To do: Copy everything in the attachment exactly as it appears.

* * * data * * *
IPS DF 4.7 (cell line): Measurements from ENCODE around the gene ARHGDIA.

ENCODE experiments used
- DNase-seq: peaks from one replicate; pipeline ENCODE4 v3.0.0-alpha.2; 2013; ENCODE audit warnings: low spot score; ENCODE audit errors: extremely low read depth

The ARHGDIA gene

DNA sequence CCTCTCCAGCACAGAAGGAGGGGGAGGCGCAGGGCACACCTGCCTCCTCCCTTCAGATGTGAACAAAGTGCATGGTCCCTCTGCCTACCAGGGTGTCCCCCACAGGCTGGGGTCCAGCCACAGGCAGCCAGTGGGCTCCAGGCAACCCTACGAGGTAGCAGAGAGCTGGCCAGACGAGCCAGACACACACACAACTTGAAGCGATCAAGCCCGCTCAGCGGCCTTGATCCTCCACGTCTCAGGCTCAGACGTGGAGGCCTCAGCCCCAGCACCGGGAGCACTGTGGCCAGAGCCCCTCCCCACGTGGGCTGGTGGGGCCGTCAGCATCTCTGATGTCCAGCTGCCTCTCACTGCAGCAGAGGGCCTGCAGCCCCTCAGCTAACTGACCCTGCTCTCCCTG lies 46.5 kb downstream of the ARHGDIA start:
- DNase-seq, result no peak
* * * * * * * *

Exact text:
IPS DF 4.7 (cell line): Measurements from ENCODE around the gene ARHGDIA.

ENCODE experiments used
- DNase-seq: peaks from one replicate; pipeline ENCODE4 v3.0.0-alpha.2; 2013; ENCODE audit warnings: low spot score; ENCODE audit errors: extremely low read depth

The ARHGDIA gene

DNA sequence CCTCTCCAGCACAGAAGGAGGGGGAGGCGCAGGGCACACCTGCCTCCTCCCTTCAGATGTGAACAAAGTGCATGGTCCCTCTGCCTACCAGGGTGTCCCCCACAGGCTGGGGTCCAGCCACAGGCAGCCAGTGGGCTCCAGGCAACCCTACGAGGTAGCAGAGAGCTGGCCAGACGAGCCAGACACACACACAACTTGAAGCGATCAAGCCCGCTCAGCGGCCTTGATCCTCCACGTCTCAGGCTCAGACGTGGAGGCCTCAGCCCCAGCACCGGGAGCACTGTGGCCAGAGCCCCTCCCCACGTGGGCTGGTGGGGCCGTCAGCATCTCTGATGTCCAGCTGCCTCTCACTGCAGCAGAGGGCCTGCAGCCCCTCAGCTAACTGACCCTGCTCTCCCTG lies 46.5 kb downstream of the ARHGDIA start:
- DNase-seq, result no peak